Keywords: Health, Contamination, honey, mineral profile adulteration

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19 Dietary Exposure of Heavy Metals through Cereals Commonly Consumed by Dhaka City Residents

Authors: A. Md. Bayejid Hosen, B. M Zakir Hossain Howlader, C. Yearul Kabir


Contamination of soil and agricultural products by heavy metals resulting from rapid industrial development has caused major concern. Dietary exposure to heavy metals has been associated with toxic and adverse health effects. The main threats to human health from heavy metals are associated with exposure to Pb, Cd and Hg. The aim of this study was to monitor the presence of heavy metals in cereals collected from different wholesale markets of Dhaka City. One hundred and sixty cereal samples were collected and analyzed for determination of heavy metals. Heavy metals were analyzed by inductively coupled plasma mass spectrometry (ICP-MS). A total of six heavy metals– lead, chromium, cadmium, mercury, arsenic and antimony were estimated. The average concentrations of heavy metals in cereals fall within the safe limit established by regulatory organizations except for Pb (152.4 μg/100g) and Hg (15.13 μg/100g) which exceeded the safe limits. BARI gom-26 was the highest source of Pb (304.1 μg/100g) whereas Haski-29 rice variety contained the highest amount of Hg (60.85 μg/100g). Though all the cereal varieties contained approximately same amount of Cr the naizer sail varieties contained huge amount of Cr (171.8 μg/100g). Among all the cereal samples miniket rice varieties contained the least amount of heavy metals. The concentration of Cr (63.24 μg/100g), Cd (5.54 μg/100g) and As (3.26 μg/100g) in all cereals were below the safe limits. The daily intake of heavy metals was determined using the total weight of cereals consumed each day multiplied by the concentrations of heavy metals in cereals. The daily intake was compared with provisional maximum tolerable daily intake set by different regulatory organizations. The daily intake of Cd (23.0 μg), Hg (63.0 μg) and as (13.6 μg) through cereals were below the risk level except for Pb (634.0 μg) and Cr (263.1 μg). As the main meal of average Bangladeshi people is boiled rice served with some sorts of vegetables, our findings indicate that the residents of Dhaka City are at risk from Pb and Cr contamination. Potential health risks from exposure to heavy metals in self-planted cereals need more attention.

Keywords: Human Health, Heavy Metals, Contamination, ICP-MS, dietary exposure

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18 Effectivity Analysis of The Decontamination Products for Radioactive 99mTc Used in Nuclear Medicine

Authors: Hayrettin Eroglu, Oguz Aksakal


In this study, it is analysed that which decontamination products are more effective and how decontamination process should be performed in the case of contamination of radioactive 99mTc which is the most common radioactive element used in nuclear applications dealing with the human body or the environment. Based on the study, it is observed that existing radioactive washers are less effective than expected, alcohol has no effect on the decontamination of 99mTc, and temperature and pH are the most important factors. In the light of the analysis, it is concluded that the most effective decontamination product is DM-D (Decontamination Material-D). When the effect of DM-D on surfaces is analysed, it is observed that decontamination is very fast on scrubs and formica with both DM-D and water, and although DM-D is very effective on skin, it is not effective on f ceramic tiles and plastic floor covering material. Also in this study, the effectiveness of different molecular groups in the decontaminant was investigated. As a result, the acetate group has been observed as the most effective component of the decontaminant.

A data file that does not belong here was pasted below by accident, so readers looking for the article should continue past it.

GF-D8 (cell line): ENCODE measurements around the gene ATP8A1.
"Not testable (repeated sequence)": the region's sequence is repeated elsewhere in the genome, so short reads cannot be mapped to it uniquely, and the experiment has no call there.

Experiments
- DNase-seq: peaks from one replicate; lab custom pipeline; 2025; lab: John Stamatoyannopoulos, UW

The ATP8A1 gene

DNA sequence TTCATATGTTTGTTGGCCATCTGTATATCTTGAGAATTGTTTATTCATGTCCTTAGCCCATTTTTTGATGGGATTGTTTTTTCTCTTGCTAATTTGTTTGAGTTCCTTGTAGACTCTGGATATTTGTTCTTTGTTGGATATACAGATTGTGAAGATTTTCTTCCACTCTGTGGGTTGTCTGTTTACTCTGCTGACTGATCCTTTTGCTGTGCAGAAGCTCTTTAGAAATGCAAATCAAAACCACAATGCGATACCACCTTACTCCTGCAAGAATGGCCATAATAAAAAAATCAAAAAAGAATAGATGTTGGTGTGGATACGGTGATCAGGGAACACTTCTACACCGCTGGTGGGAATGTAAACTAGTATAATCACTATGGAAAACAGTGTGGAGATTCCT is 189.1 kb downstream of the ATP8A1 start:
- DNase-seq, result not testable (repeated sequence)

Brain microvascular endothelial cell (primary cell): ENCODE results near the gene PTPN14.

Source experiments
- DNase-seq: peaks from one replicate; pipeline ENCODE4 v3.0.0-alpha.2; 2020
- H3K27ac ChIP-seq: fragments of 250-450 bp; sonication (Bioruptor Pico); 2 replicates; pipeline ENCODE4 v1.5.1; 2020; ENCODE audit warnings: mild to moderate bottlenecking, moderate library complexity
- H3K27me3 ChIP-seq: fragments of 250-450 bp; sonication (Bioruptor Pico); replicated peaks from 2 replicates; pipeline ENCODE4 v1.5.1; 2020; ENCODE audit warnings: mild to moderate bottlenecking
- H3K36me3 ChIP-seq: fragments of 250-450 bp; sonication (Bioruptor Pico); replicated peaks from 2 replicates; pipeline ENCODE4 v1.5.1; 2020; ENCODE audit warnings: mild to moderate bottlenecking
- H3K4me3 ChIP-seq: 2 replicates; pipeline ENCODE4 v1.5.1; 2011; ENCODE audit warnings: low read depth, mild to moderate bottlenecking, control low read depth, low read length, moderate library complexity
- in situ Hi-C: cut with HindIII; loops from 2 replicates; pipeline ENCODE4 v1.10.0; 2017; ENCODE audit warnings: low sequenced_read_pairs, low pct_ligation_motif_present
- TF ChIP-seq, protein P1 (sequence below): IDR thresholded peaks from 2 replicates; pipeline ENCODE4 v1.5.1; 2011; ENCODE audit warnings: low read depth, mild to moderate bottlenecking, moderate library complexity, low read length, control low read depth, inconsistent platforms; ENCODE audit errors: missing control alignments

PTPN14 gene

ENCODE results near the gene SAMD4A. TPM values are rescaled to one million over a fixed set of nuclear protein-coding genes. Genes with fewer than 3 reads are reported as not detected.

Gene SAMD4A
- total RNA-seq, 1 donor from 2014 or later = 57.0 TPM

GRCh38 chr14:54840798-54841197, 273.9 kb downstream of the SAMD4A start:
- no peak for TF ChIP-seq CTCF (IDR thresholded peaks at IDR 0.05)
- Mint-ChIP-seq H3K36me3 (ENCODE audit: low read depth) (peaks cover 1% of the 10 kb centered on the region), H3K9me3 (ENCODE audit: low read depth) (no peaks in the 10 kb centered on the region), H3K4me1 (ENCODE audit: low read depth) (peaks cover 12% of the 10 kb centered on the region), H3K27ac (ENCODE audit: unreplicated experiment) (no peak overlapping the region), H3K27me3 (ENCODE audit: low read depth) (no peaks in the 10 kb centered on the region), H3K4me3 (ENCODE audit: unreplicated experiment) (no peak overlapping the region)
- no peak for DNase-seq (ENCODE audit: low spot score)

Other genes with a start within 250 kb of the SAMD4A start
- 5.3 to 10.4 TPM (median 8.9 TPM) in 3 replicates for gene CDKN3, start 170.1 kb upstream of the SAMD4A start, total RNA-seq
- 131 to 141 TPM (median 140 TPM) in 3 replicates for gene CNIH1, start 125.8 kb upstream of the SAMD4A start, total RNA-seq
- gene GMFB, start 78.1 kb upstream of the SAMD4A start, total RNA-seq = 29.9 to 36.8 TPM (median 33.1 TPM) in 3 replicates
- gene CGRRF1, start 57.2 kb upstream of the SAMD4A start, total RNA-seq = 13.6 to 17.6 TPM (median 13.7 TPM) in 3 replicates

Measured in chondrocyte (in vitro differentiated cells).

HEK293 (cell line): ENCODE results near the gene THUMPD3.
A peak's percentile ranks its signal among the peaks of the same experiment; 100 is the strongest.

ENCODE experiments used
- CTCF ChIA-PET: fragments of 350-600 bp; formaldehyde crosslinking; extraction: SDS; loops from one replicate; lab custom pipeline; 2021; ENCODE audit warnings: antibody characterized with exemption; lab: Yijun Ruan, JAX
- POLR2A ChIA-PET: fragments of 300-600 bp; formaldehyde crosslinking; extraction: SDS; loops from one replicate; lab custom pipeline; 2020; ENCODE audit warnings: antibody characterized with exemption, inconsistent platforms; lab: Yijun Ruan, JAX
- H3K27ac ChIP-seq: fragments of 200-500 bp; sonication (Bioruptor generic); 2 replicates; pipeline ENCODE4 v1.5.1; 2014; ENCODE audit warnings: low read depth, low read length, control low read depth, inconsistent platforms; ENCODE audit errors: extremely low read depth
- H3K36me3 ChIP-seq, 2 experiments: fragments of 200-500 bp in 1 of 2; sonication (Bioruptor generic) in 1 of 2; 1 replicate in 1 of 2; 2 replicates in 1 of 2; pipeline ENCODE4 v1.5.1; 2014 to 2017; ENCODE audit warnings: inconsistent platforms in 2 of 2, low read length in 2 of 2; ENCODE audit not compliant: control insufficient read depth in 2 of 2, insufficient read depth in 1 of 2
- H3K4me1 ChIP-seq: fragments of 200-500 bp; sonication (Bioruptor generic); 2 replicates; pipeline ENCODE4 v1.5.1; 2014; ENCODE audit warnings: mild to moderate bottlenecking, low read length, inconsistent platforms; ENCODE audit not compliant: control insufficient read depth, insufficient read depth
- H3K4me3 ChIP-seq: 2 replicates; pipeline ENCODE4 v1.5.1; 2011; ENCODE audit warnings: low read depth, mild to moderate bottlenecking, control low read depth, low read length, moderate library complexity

Keywords: Contamination, decontamination, radioactive, technetium

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17 Applied of LAWA Classification for Assessment of the Water by Nutrients Elements: Case Oran Sebkha Basin

Authors: Boualla Nabila


The increasing demand on water, either for the drinkable water supply, or for the agricultural and industrial custom, requires a very thorough hydrochemical study to protect better and manage this resource. Oran is relatively a city with the worst quality of the water. Recently, the growing populations may put stress on natural waters by impairing the quality of the water. Campaign of water sampling of 55 points capturing different levels of the aquifer system was done for chemical analyzes of nutriments elements. The results allowed us to approach the problem of contamination based on the largely uniform nationwide approach LAWA (LänderarbeitsgruppeWasser), based on the EU CIS guidance, has been applied for the identification of pressures and impacts, allowing for easy comparison. Groundwater samples were analyzed, also, for physico-chemical parameters such as pH, sodium, potassium, calcium, magnesium, chloride, sulphate, carbonate and bicarbonate. The analytical results obtained in this hydrochemistry study were interpreted using Durov diagram. Based on these representations, the anomaly of high groundwater salinity observed in Oran Sebkha basin was explained by the high chloride concentration and to the presence of inverse cation exchange reaction. Durov diagram plot revealed that the groundwater has been evolved from Ca-HCO3 recharge water through mixing with the pre-existing groundwater to give mixed water of Mg-SO4 and Mg-Cl types that eventually reached a final stage of evolution represented by a Na-Cl water type.